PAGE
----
I was talking to a guy who was at our house making a service call, and, as invariably happens with people who cross our paths, talk turned to the recent weather. At the time, the past few days had been “perfect” early summer days. Mild temperatures, brilliant sunshine, no humidity. Truly a gift. I couldn’t help but delight in the clear blue skies and sunshine, and in the glory of being outside. I even mentioned that the recent rains were a bit much for me. And he responded, “Sometimes, we need the rain.”
It was such a simple statement, and it caught me off guard.
Sometimes we do need the rain. The gift of water, of roots saturated with hope, and of the sound of raindrops on the thirsty leaves of the trees can bring an awareness of the beauty of growth and abundance. The grass grows like crazy, almost out of control. Birds and squirrels find so many sources of water, and are satisfied.
I wake this morning to heavy fog, with dew dripping off of every leaf and branch in the yard. It reminds me of a day on the beach a few years ago, the one beach day that fit into our crazy summer schedule that year. We were going to the beach, no matter what the weather. The “partly cloudy” skies at home, a couple of hours drive from the beach, did not hint at the fact that the sandy shore was socked in by a deep, heavy fog. As we unloaded the car at the shore, we kept saying to each other, “It’ll burn off in no time.”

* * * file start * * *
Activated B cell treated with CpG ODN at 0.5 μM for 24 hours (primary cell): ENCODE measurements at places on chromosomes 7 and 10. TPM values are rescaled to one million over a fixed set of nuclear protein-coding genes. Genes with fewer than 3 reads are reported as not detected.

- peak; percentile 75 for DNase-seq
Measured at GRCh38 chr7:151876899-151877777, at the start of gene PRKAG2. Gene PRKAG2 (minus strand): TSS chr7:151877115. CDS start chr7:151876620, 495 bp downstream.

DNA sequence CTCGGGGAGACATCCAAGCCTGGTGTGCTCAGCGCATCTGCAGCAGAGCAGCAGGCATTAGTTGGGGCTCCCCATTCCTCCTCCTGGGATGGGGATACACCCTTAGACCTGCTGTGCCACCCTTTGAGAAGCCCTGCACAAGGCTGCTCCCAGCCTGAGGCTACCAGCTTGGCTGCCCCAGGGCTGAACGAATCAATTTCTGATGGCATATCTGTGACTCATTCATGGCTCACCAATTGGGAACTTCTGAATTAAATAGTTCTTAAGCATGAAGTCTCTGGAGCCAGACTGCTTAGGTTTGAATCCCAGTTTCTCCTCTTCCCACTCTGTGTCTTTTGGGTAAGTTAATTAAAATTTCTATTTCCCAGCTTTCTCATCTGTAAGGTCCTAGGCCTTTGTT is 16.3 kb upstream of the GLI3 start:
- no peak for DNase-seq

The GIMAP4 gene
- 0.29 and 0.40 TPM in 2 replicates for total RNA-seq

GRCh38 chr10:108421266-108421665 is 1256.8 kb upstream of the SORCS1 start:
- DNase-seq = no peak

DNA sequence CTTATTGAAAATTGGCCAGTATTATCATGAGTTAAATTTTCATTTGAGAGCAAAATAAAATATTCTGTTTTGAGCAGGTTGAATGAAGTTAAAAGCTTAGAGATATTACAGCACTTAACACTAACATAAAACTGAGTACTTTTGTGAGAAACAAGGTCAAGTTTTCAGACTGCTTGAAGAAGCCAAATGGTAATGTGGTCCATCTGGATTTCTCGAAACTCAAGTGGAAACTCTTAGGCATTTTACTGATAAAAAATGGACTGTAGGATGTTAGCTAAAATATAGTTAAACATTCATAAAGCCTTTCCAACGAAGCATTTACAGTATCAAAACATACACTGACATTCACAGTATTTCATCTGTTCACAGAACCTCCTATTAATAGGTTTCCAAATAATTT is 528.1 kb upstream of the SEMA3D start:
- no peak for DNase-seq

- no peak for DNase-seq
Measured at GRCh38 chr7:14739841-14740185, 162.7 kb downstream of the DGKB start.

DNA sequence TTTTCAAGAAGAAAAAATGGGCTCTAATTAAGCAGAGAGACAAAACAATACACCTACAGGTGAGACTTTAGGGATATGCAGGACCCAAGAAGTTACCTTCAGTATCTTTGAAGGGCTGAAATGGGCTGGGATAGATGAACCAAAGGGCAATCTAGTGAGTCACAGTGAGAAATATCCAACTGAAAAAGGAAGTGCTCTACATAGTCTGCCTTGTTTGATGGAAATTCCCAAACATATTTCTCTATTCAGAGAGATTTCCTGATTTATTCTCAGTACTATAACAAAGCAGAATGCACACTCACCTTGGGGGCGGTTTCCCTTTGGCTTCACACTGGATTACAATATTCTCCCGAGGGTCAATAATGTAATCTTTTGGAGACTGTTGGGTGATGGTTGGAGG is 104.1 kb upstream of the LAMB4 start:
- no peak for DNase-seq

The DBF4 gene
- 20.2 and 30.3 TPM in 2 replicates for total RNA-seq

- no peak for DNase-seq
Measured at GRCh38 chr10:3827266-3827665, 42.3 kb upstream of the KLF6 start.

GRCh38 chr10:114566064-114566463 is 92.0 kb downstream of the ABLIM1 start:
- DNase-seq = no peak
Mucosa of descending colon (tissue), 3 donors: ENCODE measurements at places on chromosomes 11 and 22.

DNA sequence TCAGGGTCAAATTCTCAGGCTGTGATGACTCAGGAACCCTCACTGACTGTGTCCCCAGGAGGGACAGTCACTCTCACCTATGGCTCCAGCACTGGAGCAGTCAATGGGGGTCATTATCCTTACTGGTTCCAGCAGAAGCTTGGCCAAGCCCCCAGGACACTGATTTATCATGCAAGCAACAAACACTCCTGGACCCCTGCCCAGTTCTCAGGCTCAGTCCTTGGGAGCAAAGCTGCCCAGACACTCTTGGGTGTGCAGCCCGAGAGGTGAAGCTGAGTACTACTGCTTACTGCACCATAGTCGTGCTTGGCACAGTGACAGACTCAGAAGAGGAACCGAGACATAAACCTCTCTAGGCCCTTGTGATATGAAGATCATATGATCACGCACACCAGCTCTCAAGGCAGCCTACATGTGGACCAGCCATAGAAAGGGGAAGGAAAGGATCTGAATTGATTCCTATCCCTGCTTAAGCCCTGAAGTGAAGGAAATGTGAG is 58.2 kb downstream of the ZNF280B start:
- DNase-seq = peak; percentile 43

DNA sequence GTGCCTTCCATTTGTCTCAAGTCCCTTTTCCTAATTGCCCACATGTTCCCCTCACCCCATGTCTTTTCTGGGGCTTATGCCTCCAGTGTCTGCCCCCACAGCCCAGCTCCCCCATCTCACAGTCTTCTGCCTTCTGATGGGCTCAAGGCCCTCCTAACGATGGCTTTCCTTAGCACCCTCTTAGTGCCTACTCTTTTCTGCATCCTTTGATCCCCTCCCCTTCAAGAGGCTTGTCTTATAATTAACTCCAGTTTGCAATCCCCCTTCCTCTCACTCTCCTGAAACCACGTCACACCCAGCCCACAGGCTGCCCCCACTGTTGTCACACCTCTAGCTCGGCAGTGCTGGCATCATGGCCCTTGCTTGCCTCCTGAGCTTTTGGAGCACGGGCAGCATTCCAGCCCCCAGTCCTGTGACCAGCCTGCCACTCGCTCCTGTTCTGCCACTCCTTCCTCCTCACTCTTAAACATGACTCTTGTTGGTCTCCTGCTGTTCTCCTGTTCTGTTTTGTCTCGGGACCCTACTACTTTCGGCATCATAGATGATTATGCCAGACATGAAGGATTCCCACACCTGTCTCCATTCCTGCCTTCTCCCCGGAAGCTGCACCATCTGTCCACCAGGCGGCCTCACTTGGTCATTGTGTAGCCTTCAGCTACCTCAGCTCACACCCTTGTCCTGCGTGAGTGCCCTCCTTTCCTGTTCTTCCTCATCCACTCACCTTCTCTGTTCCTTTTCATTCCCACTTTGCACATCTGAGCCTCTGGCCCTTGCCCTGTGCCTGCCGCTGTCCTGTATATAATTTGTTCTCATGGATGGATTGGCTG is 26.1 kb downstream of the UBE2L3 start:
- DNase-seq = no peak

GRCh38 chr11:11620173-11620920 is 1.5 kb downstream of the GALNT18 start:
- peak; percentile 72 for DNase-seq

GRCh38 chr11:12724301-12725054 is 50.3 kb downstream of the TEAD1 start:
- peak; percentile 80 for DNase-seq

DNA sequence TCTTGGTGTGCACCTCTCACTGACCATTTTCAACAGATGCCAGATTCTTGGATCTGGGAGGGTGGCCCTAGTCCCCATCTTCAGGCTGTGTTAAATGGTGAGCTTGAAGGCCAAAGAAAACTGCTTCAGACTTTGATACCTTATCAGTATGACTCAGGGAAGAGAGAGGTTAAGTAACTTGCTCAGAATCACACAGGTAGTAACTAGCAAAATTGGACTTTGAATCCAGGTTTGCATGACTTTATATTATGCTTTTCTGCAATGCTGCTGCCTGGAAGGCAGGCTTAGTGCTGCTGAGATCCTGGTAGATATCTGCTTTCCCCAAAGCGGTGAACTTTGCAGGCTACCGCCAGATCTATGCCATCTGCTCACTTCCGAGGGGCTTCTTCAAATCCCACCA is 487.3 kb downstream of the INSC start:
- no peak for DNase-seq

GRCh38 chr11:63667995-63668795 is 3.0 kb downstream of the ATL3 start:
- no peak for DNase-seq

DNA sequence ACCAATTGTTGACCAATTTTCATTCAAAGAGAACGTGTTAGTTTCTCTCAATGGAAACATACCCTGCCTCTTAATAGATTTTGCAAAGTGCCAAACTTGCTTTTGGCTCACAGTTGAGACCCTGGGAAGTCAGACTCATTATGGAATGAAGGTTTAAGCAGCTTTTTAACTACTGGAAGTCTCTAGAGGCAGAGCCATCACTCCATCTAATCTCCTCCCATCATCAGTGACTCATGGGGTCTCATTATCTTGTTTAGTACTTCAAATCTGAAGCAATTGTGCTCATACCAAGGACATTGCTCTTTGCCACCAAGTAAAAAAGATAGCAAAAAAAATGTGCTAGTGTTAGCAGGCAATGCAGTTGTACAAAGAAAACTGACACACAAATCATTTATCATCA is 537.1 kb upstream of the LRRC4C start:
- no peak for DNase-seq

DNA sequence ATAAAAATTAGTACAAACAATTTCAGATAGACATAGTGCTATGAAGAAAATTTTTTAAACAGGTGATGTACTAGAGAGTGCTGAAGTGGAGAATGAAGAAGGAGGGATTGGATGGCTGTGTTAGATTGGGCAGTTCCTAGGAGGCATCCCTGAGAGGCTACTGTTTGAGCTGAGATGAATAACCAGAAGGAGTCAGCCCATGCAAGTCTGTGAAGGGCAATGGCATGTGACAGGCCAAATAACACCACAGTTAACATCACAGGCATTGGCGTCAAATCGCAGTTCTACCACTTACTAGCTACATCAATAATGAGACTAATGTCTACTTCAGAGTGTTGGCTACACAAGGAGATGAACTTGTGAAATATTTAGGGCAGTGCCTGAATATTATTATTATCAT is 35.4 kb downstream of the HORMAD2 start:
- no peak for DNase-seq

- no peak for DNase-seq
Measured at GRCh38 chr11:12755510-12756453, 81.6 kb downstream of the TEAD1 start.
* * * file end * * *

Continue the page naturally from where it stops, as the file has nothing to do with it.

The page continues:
I’m sure you can guess the outcome of the weather that day. Not great. And yet… with a slight shift in awareness and perspective, the day became grace-filled. I sat on the sand and looked out at the very still water of the ocean, but I couldn’t see very far. At times, I could hear the low horn from a boat in the distance. Or maybe the horn came from the lighthouse; I couldn’t really be sure. I couldn’t even tell where the fog began. And yet… I listened to the invitation of God, and closed my eyes, I could feel the moisture on my skin from being inside this cloud that sits on the earth. Focusing in on this feeling shifted my awareness.
It’s like a verse that I love from the book of Sirach: “I came forth from the mouth of the Most High and covered the earth like a mist.” It is the turn to this awareness, the awareness of the Holy Spirit blessing us with grace, and the faith that grace is touching us even when we can not see it or feel it, that allows us to open our hearts even more to the possibility of grace.
Sometimes, we need the rain. And sometimes, we need to change our perspective in order to find the gifts in a difficult situation. God is always inviting us to this, whether it be in deciding to leave a job after a long discernment, in the death of a loved one, in the hurt of a pained and difficult relationship.
When the time for silence comes, I ask you to take up your position for prayer, and then, having asked the help of the Holy Spirit, to be content and wait patiently, expectantly, lovingly, longingly. Try to realize that this all you can do for yourself. God must do the rest. See yourself as the parched ground looking upwards waiting patiently for the rain to fall. You can only wait.
– Fr Roger Schultz of Taize
Lord, send my roots rain.